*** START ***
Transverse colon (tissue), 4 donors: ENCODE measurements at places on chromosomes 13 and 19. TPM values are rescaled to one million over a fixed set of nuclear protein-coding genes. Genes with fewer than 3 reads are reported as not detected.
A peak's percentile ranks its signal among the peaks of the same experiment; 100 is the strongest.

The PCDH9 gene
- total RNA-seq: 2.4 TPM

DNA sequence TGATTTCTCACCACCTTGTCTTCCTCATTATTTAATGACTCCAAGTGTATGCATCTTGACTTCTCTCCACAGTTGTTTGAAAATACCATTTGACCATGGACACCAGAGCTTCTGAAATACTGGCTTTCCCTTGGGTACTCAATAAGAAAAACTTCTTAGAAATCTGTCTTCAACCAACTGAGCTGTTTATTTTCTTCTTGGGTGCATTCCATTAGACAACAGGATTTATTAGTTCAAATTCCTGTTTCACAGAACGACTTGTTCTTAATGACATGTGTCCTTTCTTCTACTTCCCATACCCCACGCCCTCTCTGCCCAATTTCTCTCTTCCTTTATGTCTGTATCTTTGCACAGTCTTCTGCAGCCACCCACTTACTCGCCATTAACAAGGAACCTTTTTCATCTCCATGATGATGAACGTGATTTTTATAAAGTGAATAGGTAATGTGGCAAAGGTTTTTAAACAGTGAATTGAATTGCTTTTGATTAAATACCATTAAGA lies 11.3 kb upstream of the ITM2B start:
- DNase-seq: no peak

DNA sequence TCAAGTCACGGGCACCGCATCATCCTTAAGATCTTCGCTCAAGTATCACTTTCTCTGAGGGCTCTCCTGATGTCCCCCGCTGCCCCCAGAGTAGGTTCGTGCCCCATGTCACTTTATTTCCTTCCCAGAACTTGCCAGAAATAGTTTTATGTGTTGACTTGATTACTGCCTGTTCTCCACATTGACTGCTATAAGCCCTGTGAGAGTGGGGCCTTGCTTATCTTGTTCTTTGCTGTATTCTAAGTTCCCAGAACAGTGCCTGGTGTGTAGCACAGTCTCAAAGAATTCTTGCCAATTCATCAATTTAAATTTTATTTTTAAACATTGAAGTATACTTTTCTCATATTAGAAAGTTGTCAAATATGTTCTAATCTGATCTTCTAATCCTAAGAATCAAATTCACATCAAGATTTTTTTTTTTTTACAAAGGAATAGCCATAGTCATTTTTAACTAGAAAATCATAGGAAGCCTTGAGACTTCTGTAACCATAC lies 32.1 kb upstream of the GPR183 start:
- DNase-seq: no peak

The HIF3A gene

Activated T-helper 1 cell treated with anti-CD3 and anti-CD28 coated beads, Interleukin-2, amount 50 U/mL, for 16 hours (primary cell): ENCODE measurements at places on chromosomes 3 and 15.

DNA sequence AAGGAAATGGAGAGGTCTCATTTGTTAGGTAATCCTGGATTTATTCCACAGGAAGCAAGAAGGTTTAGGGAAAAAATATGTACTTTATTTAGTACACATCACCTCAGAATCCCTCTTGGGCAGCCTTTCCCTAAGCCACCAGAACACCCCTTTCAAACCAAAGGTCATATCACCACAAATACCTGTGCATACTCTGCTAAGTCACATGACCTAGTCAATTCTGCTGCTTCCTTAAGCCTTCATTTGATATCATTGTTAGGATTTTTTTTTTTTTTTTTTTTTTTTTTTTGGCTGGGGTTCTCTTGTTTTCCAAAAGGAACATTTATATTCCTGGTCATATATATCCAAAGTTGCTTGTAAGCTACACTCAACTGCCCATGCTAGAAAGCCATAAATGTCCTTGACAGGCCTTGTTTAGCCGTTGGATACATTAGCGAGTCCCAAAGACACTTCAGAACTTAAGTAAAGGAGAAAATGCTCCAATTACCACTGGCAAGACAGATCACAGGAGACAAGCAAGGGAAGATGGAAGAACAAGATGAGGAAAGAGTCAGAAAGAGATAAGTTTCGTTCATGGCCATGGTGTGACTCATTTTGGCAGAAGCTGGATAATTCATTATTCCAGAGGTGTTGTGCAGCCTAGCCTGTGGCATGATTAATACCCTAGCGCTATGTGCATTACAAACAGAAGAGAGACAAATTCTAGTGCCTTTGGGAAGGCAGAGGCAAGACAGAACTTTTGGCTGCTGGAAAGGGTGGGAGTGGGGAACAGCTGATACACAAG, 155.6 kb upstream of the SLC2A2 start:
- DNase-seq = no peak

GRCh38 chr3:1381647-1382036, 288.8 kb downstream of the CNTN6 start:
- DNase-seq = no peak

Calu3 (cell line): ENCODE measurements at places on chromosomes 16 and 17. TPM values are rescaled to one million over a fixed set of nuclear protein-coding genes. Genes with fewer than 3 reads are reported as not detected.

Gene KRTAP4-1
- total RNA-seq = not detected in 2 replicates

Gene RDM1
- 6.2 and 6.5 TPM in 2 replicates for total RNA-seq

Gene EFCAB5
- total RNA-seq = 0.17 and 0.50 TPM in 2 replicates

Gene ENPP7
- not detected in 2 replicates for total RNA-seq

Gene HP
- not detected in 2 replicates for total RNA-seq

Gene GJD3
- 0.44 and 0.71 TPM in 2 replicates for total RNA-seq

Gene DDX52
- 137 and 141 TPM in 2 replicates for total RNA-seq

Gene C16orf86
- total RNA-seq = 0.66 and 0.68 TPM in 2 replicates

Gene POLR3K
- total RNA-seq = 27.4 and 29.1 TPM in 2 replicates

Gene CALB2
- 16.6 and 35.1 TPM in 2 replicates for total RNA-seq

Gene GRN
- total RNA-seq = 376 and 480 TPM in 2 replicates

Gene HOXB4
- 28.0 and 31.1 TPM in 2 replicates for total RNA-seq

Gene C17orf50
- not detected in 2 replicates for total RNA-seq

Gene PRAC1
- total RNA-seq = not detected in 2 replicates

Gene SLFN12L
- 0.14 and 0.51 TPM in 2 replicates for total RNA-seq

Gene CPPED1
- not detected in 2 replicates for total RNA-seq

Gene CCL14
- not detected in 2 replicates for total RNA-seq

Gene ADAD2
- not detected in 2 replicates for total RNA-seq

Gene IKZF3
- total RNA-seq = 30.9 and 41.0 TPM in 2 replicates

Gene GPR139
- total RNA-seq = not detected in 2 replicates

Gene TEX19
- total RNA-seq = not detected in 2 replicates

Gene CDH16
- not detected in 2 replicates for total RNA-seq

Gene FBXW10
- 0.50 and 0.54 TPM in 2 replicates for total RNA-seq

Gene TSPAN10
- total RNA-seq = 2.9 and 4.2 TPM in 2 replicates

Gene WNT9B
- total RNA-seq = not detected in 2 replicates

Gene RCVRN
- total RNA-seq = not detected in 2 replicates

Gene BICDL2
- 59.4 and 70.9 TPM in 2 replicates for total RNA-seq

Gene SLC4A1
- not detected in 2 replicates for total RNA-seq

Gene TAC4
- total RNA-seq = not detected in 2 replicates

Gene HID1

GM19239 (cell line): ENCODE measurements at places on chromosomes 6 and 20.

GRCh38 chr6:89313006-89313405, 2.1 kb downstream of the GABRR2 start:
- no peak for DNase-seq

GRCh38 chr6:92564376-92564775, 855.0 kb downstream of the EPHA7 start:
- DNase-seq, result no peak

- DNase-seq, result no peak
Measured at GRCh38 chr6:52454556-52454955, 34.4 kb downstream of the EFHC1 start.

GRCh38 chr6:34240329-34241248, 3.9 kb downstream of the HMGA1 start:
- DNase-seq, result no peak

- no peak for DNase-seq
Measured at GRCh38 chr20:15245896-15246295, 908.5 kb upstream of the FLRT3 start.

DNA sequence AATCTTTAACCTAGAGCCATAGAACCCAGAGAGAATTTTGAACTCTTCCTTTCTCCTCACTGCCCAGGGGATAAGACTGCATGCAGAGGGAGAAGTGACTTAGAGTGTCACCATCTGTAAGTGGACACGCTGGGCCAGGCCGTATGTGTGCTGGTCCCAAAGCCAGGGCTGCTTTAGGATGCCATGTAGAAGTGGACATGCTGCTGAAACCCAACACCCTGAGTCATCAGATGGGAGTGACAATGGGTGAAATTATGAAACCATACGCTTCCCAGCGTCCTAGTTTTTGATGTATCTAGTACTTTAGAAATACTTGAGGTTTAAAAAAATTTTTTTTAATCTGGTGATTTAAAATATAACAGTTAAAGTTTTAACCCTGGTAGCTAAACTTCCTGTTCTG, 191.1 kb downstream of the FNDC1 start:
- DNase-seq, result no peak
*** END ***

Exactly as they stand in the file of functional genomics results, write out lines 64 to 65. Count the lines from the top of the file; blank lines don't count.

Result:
Gene WNT9B
- total RNA-seq = not detected in 2 replicates